Psoriasis is a common chronic skin condition that affects about 8 million people in the United States. Although it’s primarily known for the itchy, scaly patches it causes, psoriasis isn’t simply a cosmetic problem — nearly three in five people who develop the condition say it affects their lives daily.
While there’s no cure for psoriasis, our seasoned team of board-certified dermatologists at Florida Dermatology Associates offers advanced, integrative solutions to help you clear your skin, prevent flare-ups and manage the condition effectively.
Here, we explore the five main forms of psoriasis and discuss management strategies and treatment options that can help.
Psoriasis is a chronic, inflammatory autoimmune disorder that accelerates the growth cycle of epidermal cells, causing your skin to grow much faster than usual. Rather than forming over the course of a week, psoriasis prompts new skin cell growth within days.
As epidermal cells rapidly accumulate on the surface of your skin, they form into thick, scaly patches that are often itchy, tender, and sore. Psoriasis patches become thicker and scalier over time; without proper care, they can dry out, form cracks, and bleed.
Psoriasis isn’t a contagious infection — it’s the product of an immune system error. Like other autoimmune disorders, genetic factors typically play a role in its development; if a close relative like a parent or sibling has it, you’re more likely to develop it too.
When genetically predisposed to psoriasis, external factors may trigger its emergence or make an existing case worse. Psoriasis triggers include:
Although psoriasis can develop at any age, it has two common peaks of onset: between 20 and 30 years old and between 50 and 60 years old.
Psoriasis takes many different forms. The following five types account for most cases:
The most common form of psoriasis causes thick, raised lesions covered with white or silvery scales. While these patches often develop on the scalp, elbows, knees, or lower back, they can appear anywhere — including inside your mouth. Specifically, plaque psoriasis affects nearly 80-90% of people with psoriasis.
This type of psoriasis affects fingernails and toenails. It may cause pitted or crumbling nails, yellow-brown spots and discoloration, or nails separating from the nail bed. Nail psoriasis can occur by itself or develop with another form of psoriasis.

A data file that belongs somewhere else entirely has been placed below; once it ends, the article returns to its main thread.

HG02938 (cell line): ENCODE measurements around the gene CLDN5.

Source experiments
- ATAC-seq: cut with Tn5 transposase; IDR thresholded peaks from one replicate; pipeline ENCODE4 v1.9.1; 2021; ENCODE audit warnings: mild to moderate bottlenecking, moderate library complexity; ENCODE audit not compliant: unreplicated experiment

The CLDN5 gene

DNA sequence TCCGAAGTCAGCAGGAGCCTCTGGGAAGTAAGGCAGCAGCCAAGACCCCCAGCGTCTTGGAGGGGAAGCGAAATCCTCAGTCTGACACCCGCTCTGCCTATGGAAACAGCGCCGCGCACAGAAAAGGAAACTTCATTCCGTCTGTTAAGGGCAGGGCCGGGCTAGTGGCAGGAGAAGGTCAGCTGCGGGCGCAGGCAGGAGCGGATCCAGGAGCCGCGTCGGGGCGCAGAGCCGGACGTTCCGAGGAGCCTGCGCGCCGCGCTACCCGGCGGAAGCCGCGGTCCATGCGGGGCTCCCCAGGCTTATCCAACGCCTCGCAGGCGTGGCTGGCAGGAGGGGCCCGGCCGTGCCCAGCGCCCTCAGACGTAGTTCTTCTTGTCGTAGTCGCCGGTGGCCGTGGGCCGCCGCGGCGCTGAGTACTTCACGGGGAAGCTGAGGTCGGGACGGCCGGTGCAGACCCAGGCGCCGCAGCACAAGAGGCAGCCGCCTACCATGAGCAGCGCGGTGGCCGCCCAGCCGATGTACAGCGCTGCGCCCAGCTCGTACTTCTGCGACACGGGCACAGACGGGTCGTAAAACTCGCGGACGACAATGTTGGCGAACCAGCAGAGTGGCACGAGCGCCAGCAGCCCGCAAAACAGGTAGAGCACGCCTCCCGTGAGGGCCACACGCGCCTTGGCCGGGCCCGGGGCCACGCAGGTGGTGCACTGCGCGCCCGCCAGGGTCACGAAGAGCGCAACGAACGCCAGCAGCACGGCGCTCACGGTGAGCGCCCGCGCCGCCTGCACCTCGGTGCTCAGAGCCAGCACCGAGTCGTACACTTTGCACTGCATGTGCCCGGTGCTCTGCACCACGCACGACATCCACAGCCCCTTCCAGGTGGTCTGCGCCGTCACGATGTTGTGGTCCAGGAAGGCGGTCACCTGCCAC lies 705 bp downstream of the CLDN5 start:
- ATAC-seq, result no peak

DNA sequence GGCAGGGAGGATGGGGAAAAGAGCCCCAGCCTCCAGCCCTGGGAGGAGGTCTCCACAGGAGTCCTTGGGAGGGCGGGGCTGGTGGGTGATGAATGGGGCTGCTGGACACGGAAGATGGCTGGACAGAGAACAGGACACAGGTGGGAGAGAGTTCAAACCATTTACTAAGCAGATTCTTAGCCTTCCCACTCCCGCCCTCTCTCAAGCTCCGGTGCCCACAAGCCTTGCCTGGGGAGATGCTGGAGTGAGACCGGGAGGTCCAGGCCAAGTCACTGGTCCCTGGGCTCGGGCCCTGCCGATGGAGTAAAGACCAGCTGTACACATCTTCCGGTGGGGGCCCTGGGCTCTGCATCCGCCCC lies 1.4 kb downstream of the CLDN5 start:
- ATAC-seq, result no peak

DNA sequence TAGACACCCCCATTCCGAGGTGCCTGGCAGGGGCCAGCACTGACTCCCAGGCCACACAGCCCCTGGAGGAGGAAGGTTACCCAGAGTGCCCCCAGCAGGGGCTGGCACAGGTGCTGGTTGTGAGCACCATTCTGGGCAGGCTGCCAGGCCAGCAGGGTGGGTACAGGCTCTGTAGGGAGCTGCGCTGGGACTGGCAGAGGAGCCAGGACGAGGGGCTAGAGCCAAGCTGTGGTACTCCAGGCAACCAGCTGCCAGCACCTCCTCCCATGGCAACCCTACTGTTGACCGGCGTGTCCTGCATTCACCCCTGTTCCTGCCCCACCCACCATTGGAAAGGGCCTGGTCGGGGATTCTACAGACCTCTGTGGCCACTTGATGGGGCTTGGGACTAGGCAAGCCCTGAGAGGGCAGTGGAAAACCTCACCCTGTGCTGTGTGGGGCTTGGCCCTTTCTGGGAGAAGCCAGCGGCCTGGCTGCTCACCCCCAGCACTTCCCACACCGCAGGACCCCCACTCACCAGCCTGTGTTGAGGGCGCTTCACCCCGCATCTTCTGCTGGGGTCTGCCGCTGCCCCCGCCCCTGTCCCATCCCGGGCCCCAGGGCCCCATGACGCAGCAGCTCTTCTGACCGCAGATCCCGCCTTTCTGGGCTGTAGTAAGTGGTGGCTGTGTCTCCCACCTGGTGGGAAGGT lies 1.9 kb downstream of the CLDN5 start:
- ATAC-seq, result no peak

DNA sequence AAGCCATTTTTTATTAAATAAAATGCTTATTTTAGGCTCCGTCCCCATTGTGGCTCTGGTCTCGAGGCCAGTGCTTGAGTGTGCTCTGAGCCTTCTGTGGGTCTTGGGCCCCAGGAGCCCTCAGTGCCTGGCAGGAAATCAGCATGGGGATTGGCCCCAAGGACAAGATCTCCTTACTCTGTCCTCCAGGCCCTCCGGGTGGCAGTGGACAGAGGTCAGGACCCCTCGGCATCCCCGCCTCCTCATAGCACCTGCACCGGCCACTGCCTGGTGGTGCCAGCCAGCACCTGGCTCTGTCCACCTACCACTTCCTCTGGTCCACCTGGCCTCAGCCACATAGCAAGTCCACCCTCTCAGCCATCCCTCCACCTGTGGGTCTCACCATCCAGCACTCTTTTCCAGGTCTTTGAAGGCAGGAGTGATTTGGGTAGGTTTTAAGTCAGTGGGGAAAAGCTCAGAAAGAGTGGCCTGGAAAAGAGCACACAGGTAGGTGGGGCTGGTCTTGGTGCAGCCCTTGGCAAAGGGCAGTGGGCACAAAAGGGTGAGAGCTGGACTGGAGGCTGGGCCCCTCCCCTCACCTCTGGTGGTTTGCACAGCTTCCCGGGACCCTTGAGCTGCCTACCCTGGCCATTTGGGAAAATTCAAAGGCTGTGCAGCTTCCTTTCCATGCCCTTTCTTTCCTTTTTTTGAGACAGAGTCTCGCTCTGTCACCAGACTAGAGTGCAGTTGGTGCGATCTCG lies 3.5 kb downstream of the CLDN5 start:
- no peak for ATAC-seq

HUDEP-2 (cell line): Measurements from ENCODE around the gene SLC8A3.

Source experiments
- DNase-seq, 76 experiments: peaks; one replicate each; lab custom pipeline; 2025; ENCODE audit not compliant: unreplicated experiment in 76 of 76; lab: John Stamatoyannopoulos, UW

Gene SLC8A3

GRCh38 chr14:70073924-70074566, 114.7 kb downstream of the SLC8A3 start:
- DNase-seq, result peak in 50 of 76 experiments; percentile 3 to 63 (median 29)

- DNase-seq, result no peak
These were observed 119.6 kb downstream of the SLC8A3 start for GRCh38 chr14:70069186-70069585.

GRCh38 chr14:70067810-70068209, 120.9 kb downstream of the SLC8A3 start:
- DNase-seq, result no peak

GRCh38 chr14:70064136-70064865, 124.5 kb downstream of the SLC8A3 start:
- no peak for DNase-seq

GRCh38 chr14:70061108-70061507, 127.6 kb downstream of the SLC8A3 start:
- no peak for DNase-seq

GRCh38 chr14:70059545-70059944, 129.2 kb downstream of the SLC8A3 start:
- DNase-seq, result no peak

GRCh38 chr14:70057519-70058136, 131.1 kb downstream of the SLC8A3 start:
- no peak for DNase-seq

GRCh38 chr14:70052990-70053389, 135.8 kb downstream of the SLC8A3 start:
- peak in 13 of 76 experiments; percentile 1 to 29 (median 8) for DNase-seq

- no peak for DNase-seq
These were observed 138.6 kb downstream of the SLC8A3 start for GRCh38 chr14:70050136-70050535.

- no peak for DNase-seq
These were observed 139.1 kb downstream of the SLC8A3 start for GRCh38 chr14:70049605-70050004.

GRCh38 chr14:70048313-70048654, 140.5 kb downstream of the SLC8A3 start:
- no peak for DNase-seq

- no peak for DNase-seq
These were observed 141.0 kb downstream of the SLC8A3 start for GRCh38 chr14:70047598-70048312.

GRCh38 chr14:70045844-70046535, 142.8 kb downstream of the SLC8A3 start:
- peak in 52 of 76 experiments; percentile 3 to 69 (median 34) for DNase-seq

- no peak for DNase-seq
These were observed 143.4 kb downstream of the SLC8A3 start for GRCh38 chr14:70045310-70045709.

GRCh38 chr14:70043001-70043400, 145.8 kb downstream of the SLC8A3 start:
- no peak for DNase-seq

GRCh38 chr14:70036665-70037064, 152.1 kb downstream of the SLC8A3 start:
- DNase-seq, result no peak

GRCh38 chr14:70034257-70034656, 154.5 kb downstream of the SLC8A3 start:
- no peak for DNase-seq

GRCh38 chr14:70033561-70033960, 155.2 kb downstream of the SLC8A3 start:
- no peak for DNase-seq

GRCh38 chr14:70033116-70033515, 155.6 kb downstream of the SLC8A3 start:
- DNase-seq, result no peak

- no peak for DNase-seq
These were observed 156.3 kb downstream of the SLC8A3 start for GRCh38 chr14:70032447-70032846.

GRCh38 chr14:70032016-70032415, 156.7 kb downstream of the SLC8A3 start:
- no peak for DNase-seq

On the scalp, psoriasis patches may be thick and scaly or thin and smooth. Whether thick or thin, scalp psoriasis patches can spread beyond the top of the head to the forehead, ears, or neck. Very thick scalp patches can lead to hair loss.
Found in skin folds (armpits, groin, buttocks, or beneath the breasts), inverse psoriasis causes shiny, smooth patches of inflamed skin instead of rough, scaly ones. Inverse psoriasis worsens with friction and sweating and is often triggered by a fungal infection.
Instead of causing large, thick lesions, guttate psoriasis causes a scattering of small, scaling patches, usually across the midsection (back and abdomen), arms, or legs. It usually affects children, adolescents, or young adults and is frequently triggered by a bacterial infection like strep throat.
Psoriasis treatment aims to reduce inflammation, clear your skin, and prevent flare-ups. Primary treatment methods include topical ointments, medication, light therapy, and trigger management.
Corticosteroids and retinoids are medicated creams or lotions applied directly to psoriasis patches and provide the most benefit for mild to moderate cases of psoriasis.
Topical ointments are often combined with oral or injected medications to treat more severe psoriasis flare-ups. Most of these medicines can only be taken for short periods.
Through targeted exposure to ultraviolet (UV) light, light therapy slows cell turnover to help reduce psoriasis scaling and inflammation. Because the laser doesn’t target healthy tissues, it delivers a high-dose UV light treatment for faster clearing and longer remission.
To manage psoriasis effectively, it’s key to determine factors that might trigger a flare-up or make an existing outbreak worse for you. While psoriasis triggers vary from one person to the next, avoiding common triggers that are problematic is a beneficial way to prevent uncomfortable flare-ups.
If you need help with psoriasis, we can help. Call Florida Dermatology Associates today, or book online to schedule a visit at one of our five offices in Palm Bay, Melbourne, Cocoa Beach, Cocoa, or Titusville, Florida.